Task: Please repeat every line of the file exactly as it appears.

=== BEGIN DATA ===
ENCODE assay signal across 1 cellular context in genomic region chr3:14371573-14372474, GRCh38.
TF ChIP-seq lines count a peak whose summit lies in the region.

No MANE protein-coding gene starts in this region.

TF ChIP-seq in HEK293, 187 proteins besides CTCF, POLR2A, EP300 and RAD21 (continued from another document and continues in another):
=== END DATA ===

ENCODE assay signal across 1 cellular context in genomic region chr3:14371573-14372474, GRCh38.
TF ChIP-seq lines count a peak whose summit lies in the region.

No MANE protein-coding gene starts in this region.

TF ChIP-seq in HEK293, 187 proteins besides CTCF, POLR2A, EP300 and RAD21 (continued from another document and continues in another):